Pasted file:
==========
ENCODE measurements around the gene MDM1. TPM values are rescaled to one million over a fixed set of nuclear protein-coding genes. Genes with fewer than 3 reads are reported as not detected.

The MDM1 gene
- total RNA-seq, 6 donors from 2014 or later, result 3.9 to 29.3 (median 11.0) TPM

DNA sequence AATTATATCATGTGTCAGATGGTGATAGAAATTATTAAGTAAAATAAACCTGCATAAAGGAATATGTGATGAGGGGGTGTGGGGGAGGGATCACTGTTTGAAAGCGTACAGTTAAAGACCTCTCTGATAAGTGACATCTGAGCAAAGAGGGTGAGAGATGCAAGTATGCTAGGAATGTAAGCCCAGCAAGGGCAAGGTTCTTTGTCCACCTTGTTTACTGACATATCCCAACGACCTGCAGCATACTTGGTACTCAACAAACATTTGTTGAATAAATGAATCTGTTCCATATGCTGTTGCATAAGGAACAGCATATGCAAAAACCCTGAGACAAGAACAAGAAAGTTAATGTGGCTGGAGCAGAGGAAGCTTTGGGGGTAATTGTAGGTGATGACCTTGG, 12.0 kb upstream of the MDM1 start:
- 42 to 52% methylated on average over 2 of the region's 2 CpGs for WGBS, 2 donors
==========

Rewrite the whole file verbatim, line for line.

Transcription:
ENCODE measurements around the gene MDM1. TPM values are rescaled to one million over a fixed set of nuclear protein-coding genes. Genes with fewer than 3 reads are reported as not detected.

The MDM1 gene
- total RNA-seq, 6 donors from 2014 or later, result 3.9 to 29.3 (median 11.0) TPM

DNA sequence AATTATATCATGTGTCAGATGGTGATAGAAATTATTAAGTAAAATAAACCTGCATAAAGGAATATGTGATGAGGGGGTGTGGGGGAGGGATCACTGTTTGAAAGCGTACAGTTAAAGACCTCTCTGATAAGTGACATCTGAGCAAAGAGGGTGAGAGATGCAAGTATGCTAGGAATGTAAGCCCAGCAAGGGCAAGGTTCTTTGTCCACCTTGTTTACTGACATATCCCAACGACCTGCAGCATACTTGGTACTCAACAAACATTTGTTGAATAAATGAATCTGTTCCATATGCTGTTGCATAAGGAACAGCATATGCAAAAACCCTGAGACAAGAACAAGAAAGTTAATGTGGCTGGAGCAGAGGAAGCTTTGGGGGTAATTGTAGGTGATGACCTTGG, 12.0 kb upstream of the MDM1 start:
- 42 to 52% methylated on average over 2 of the region's 2 CpGs for WGBS, 2 donors